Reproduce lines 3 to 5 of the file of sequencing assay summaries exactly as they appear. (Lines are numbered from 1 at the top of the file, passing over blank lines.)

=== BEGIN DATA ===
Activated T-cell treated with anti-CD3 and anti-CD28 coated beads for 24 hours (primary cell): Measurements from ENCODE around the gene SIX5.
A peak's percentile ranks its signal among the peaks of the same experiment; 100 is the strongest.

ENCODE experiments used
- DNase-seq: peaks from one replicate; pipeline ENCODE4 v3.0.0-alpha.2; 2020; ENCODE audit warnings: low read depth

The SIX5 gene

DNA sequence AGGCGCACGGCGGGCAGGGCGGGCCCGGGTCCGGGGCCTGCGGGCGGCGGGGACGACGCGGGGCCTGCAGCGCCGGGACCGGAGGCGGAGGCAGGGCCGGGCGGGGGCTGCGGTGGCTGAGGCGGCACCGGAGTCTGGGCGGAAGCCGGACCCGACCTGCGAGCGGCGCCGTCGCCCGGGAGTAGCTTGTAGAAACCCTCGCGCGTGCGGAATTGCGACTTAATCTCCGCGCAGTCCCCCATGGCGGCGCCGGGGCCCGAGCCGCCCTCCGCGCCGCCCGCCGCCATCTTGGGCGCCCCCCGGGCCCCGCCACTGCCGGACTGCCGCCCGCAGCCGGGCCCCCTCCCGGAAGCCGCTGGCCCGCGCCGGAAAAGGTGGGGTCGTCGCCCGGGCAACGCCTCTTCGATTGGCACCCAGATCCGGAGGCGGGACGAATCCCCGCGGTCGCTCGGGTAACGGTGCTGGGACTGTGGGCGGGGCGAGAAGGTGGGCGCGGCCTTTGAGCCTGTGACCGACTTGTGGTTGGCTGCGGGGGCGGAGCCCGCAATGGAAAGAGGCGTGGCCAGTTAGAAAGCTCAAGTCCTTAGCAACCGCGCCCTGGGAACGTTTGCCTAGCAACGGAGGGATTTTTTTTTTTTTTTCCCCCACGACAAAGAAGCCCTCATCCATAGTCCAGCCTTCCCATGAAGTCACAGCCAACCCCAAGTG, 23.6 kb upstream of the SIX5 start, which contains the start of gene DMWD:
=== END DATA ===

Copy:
ENCODE experiments used
- DNase-seq: peaks from one replicate; pipeline ENCODE4 v3.0.0-alpha.2; 2020; ENCODE audit warnings: low read depth

The SIX5 gene